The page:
As I didn’t want to get most of my reference images online – I wanted them to be primary research – I needed to test out the different forms of my hand; how it hold objects, how it may point/grab an object. It is better to get the real-life visual than the visual online.
The first test was for Gunnar pointing/grabbing at something near a map of Europe. So I took pictures to show what I was doing:
I pointed at a piece of paper, showing what Gunnar was doing when he was pointing at the map, showing their journey from Denmark to Paris in the book. I carried on with the action and began drawing several sketches of my hand in this pose, but I needed more variation to really know what I want to add for the main illuatration.
So, I took more pictures, moving the form of my hand to make sure I get the best set of sketches to choose from:
Compared to the other image, this doesn’t look right and completely out of place; what is he grabbing? Is it relevant to the story? Could I make it relevant, somehow? If I were to make this relevant, I would have to change my story. Not only will that take too much time, but it is completely pointless. It looks out of place if I make Gunnar look as if he is grabbing at a piece of paper, but pointing looks natural, as if he is following a trail.
So I decided upon pointing, yes, having one variation of pointing could work, but if I had several forms of pointing (Direction and angle) then I can have a clearer view of what I want my illustration for chapter two to be.
Out of all these different variations I prefer the first picture in which I am pointing. It looks natural and not as strained, the others look as if I am trying too hard to find a different way to point my finger. But it is still a good thing to get a different angle of an object as it could look much better when it is tilted more to the left.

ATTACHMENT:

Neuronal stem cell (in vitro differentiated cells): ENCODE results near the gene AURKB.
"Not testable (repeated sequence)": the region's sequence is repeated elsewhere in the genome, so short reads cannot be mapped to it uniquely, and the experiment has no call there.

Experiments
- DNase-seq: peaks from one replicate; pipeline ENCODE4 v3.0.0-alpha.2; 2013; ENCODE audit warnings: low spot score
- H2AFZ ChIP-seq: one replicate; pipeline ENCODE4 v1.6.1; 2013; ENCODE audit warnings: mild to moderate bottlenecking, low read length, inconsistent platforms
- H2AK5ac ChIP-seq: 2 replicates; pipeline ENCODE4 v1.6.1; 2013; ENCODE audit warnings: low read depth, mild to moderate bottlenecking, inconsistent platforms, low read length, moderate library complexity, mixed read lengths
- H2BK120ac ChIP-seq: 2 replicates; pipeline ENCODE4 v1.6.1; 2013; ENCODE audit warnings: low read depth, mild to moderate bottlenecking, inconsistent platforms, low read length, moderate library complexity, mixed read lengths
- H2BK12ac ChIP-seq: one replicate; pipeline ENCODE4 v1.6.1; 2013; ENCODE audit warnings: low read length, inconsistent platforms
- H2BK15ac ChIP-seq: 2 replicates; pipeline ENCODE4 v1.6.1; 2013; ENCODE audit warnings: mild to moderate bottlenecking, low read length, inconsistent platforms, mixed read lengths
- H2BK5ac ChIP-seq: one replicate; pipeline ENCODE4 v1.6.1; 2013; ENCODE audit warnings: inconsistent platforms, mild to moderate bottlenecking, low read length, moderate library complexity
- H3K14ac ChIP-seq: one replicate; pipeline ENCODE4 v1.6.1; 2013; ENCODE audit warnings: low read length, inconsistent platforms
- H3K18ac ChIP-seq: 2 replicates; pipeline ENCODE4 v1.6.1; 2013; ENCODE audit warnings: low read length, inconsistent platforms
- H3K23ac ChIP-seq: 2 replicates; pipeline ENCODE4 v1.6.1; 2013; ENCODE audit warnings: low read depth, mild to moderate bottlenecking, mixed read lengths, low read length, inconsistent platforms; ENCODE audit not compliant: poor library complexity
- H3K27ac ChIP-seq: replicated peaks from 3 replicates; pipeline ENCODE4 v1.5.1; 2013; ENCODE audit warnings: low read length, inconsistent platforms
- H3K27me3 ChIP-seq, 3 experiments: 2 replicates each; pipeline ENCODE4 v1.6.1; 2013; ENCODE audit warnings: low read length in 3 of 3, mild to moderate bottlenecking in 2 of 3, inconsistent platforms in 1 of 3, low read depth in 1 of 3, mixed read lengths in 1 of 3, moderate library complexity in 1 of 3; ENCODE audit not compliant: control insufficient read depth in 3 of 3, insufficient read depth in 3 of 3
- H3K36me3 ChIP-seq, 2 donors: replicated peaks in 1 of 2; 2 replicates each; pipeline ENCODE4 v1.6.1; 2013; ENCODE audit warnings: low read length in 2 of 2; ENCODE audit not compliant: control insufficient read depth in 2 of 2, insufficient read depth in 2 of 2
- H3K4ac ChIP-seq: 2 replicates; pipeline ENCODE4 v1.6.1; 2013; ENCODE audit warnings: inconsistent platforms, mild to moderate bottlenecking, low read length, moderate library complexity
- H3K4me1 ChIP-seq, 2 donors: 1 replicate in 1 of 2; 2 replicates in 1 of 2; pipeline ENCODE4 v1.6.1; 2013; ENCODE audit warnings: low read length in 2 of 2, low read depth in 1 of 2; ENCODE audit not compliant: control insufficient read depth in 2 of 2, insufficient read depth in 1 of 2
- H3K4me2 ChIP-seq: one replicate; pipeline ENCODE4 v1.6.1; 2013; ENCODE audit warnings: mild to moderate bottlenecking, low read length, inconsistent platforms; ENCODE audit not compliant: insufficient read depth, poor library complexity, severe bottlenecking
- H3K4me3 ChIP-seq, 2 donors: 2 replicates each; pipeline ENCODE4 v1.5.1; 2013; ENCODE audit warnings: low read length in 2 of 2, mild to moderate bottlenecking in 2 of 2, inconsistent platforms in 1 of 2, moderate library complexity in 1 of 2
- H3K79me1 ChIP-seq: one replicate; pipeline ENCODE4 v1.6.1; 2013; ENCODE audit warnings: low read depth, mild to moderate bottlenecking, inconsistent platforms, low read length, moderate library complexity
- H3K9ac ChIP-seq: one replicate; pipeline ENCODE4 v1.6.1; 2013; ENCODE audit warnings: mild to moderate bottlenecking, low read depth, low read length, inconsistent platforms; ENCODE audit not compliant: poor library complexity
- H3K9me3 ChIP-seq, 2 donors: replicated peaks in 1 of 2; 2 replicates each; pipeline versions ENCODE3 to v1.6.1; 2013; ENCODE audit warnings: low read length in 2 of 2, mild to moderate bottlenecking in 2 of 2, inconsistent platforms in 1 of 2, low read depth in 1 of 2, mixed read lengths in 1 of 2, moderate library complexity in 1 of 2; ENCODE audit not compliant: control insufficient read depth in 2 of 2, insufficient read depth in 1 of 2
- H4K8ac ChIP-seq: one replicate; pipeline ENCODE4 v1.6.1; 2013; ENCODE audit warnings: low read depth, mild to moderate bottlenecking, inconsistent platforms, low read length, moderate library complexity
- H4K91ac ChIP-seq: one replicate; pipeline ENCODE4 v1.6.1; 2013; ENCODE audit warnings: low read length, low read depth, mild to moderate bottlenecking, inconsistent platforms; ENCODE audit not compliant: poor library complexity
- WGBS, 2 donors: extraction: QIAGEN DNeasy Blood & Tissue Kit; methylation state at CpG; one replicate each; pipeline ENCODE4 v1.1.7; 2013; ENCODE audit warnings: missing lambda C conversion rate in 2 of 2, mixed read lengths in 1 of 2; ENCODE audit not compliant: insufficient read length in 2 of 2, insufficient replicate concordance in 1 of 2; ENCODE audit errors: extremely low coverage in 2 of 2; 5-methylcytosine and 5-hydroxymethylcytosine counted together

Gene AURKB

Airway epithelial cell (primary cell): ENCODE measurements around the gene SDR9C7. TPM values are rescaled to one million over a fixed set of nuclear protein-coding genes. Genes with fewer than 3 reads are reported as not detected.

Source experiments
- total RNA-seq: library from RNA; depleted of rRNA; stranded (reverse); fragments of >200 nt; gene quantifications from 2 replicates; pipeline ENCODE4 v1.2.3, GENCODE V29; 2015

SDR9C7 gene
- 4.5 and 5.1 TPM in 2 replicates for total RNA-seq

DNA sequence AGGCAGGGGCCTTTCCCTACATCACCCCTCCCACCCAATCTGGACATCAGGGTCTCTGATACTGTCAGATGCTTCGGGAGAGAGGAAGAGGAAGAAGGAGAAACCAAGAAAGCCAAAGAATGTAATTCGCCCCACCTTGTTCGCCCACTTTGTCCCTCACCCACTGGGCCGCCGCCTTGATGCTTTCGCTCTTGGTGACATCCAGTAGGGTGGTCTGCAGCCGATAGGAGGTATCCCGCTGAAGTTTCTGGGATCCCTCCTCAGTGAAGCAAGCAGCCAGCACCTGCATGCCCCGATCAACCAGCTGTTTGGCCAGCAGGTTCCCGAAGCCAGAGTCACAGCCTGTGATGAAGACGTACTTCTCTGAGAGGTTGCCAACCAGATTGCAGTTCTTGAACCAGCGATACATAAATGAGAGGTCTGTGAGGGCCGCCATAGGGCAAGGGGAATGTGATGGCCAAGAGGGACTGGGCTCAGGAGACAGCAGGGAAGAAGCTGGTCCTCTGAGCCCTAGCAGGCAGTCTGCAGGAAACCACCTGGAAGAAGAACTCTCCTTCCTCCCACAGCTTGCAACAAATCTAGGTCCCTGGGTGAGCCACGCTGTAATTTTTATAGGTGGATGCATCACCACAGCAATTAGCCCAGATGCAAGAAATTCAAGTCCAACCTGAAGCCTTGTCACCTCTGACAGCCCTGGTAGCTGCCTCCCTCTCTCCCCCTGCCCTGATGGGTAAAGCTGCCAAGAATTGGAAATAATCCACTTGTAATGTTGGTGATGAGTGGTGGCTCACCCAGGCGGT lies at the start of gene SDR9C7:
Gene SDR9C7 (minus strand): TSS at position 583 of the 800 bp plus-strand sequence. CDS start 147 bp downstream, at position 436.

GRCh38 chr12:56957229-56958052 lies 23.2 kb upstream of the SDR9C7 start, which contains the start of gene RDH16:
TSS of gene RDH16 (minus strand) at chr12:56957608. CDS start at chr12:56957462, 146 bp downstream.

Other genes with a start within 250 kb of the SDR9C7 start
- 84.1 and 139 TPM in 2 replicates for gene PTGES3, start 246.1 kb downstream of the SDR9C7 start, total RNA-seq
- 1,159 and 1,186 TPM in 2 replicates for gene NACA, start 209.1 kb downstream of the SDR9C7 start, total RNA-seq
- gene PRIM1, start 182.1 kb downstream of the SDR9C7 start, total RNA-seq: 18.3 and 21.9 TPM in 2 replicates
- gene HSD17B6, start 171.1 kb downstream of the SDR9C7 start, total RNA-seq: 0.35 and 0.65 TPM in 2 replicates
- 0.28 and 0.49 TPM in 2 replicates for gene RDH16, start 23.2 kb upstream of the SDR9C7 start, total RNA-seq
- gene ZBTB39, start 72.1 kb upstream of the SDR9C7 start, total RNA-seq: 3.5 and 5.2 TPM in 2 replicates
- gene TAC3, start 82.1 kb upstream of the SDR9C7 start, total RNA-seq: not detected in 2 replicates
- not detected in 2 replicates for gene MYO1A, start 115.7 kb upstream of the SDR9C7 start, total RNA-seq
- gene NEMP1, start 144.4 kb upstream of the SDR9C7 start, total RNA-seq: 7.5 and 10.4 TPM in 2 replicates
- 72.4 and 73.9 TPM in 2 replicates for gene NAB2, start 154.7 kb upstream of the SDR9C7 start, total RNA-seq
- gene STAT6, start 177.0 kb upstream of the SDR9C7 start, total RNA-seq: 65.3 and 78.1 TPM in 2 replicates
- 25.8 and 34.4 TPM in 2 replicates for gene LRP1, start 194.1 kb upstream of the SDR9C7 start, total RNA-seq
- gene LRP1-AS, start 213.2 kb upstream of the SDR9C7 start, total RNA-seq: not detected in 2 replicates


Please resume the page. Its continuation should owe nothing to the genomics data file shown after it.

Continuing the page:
A problem with drawing my own finger is they are quite slim and feminine and Gunnar is a man. I am somehow going to have to make the finger a bit bigger and wider without making it look weird and out of proportion. I will practice trying to draw my finger larger and wider for when it comes to doing the final illustration sketch.
Then came the drawing for chapter five, Gunnar holding up a horn in celebration of his son, Asbjorn, getting married. Horns are typically cylinder, larger at the top then becoming thinner at the bottom. I needed to see what a hand would look like holding a cylinder object, to which I went on a search around my room for objects that hold a similar shape to the horn.
A large McDonalds coke cup seemed very fitting and has a similar form to a Viking horn: larger at the top and then thinner at the bottom. It seemed to fit well in my hand, but as I stated before, as I have small, slim fingers it doesn’t really have the affect I am looking for. Then thinking about it, my hand nearly reached around the cup, so if a man – a Viking netherless – his hand woukd reach further around than my own. I will continue testing.
Next test was a deodorant can. It is similar to the coke cup, that being curved, but the size is not what I am looking for. It seems too small compared to a Viking drinking horn as the Vikings were lovers of their mead. Unlike the coke cup, it does not become thinner at the bottom, which most traditional drinking horns have. And as I stated previously due to the size of my hands it can he quite difficult to get a placement of how it may look if a man was holding it.